Jim Jarmusch – Night on Earth (1991)

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Quote:
A collection of five stories involving cab drivers in five different cities. Los Angeles – A talent agent for the movies discovers her cab driver would be perfect to cast, but the cabbie is reluctant to give up her solid cab driver’s career. New York – An immigrant cab driver is continually lost in a city and culture he doesn’t understand. Paris – A blind girl takes a ride with a cab driver from the Ivory Coast and they talk about life and blindness. Rome – A gregarious cabbie picks up an ailing man and virtually talks him to death. Helsinki – an industrial worker gets laid off and he and his compatriots discuss the bleakness and unfairness of love and life and death. Continue reading

Joseph Pevney – It Happens Every Thursday (1953)

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from TCM:
One morning in New York City, newspaper reporter Bob MacAvoy finishes his nighttime shift and stumbles into bed just as his very pregnant wife Jane rises. Jane cares for their young son Steve and then, while riding the subway to work, notices an advertisement for a small newspaper in Eden, California. Tired of never seeing her husband and living in their cramped apartment, Jane rushes home and convinces Bob that the paper represents the perfect escape from their city life. Within days, they buy the paper sight unseen and travel to their new home. Although Eden is charming, they are dismayed to find the Archive office a disheveled wreck. Inside, elderly employees Jake Armstrong and Matthew explain that the paper has only a tiny circulation and a broken printing press and so barely makes it out each Thursday. Dejected, the MacAvoys prepare to leave until real estate agent Fred Hawley arrives and informs them that he lied to them about the state of the paper in order to attract a great newspaperman who might bring Eden back to life. Seeing the five advertisements Fred has already procured, Bob happily settles down to work. Continue reading

Aki Kaurismäki – Ariel (1988)

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From Eye For Film:
Aki Kaurismäki’s first feature, Crime And Punishment (1983), updated and transplanted Dostoyevsky’s novel to present day Finland. Since then, the deadpan auteur has written, directed and edited some 20 films, which is about a fifth of Finland’s cinematic output since the Eighties. His films, however, have always proven more popular abroad than at home. Apart from Britain, few nations like to see their own follies, iniquities and all-round miserabilism being paraded in affectionately mocking entertainments, and Kaurismäki’s focus is very much on the dark absurdities of his motherland’s down-and-outs, drunks and dispossessed. Continue reading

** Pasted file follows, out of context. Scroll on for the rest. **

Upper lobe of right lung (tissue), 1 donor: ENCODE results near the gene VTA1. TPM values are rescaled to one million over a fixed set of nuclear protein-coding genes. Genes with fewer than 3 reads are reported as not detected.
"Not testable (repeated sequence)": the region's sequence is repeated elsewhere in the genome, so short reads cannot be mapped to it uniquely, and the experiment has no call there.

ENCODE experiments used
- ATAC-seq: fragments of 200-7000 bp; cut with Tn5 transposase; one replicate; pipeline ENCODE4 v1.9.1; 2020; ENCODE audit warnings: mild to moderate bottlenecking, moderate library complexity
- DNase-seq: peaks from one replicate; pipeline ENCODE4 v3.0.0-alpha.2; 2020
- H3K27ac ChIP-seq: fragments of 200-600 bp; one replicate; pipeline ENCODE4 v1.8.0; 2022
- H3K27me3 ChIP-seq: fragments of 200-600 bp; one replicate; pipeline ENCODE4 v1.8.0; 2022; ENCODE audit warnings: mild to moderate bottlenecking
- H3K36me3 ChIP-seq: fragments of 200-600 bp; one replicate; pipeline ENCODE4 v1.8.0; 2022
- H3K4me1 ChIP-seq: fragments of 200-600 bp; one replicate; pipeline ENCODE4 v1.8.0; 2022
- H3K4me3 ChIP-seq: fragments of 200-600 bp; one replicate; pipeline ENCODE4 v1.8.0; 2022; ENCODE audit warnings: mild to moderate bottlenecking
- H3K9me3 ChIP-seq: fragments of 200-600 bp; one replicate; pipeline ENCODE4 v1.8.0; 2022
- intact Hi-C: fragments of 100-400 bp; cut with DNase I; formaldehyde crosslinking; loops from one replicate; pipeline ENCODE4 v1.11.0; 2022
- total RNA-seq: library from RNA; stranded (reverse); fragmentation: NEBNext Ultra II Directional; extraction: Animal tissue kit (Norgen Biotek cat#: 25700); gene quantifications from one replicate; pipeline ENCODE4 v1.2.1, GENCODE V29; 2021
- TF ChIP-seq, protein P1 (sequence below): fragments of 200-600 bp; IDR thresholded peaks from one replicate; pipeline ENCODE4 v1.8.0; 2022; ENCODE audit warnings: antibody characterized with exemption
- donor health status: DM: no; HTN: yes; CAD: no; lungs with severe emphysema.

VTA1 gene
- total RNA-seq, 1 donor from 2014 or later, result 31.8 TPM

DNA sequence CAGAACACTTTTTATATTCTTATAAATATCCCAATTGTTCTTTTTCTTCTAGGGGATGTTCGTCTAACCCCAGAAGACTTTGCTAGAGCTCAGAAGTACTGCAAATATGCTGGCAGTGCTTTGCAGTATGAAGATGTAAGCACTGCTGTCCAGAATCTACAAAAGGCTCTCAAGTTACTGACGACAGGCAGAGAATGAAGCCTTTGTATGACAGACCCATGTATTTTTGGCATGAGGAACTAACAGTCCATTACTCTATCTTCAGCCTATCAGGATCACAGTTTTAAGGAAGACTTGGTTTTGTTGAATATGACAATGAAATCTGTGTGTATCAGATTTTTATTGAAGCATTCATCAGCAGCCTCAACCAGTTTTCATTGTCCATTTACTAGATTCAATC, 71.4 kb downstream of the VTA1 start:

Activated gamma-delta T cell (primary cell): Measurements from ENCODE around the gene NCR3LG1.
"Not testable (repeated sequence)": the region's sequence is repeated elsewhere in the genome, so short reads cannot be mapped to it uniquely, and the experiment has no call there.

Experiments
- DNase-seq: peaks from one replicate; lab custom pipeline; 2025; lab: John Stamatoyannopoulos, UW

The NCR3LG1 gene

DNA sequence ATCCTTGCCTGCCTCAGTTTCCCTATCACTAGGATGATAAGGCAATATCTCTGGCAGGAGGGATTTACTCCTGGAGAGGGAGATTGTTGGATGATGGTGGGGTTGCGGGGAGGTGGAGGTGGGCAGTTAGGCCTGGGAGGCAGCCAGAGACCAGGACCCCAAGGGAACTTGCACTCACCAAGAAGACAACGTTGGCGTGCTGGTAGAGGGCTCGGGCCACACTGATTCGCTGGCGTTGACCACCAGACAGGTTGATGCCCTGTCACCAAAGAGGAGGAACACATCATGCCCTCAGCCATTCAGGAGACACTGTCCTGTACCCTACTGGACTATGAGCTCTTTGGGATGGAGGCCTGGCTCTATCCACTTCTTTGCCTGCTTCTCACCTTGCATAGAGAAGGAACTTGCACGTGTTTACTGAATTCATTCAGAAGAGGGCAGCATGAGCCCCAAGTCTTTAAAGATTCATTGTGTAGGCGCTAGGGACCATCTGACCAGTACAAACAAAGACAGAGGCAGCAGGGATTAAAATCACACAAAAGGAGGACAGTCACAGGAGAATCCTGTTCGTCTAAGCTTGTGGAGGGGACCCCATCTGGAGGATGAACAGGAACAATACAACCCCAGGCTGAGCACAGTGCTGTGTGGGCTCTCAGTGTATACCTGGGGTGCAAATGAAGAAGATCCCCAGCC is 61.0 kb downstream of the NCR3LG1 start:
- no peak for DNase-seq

Jean Renoir – French Cancan (1954)

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Synopsis
Henri Danglard, proprietor of the fashionable (but bankrupt) cafe ‘Le Paravent Chinois’ featuring his mistress, belly dancer Lola, goes slumming in Montmarte (circa 1890) where the then-old-fashioned cancan is still danced. There, he conceives the idea of reviving the cancan as the feature of a new, more popular establishment…and meets Nini, a laundress and natural dancer, whom he hopes to star in his new show. But a tangled maze of jealousies intervenes… Continue reading

Marcel Camus – Orfeu Negro AKA Black Orpheus [+Extras] (1959)

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Quote:
Screen: Legend Retold; ‘Black Orpheus’ Bows at the Plaza
By BOSLEY CROWTHER
Published: December 22, 1959

ALL tangled up in the madness of a Rio de Janeiro carnival, full of intoxicating samba music, frenzied dancing and violent costumes, the Frenchman Marcel Camus presents us a melancholy tale in his color film, “Black Orpheus” (“Orfeu Negro”), which came to the Plaza yesterday.

It is a tragic story of a Negro chap and a Negro girl who meet at the time of the annual blowout, fall suddenly and rapturously in love, whirl through the night in a furious revel and fall off a cliff in the dawn. At least, the fellow falls off the cliff, holding the dead body of the girl in his arms. She has been killed the previous evening while trying to escape a scoundrel in a skeleton costume. Continue reading

Aleksandr Medvedkin – Schastye aka Happiness [+Extras] (1932)

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Aleksandr Medvedkin’s Happiness, as rowdy as any Soviet silent movie, is a comic parable composed of equal parts of Tex Avery and Luis Buñuel. It satirizes the plight of a Soviet farmer who finds himself providing for the state, the church, and his peers at the expense of his personal satisfaction. A hapless young prole, Khmyr, is tasked by his wife with the goal of going out in the world and finding happiness, lest he end up dead and dissatisfied after a lifetime of toil, like his father. Through stylistic exaggeration and a systematic attack on pre- and post-Revolutionary Russia’s dearest institutions, the movie achieves a wide-ranging, and deeply wounding, attack on the limitations placed on personal freedom in Russian society Continue reading

Werner Herzog – Auch Zwerge haben klein angefangen AKA Even Dwarfs Started Small (1970)

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Synopsis:

The inhabitants of an institution in a remote country rebel against their keepers. Their acts of rebellion are by turns humorous, boring and alarming. An allegory on the problematic nature of fully liberating the human spirit, as both commendable and disturbing elements of our nature come forward. The film shows how justifiable revolt may be empowering, but may also turn to chaos and depravity. The allegory is developed in part by the fact that the film is cast entirely with dwarfs. Continue reading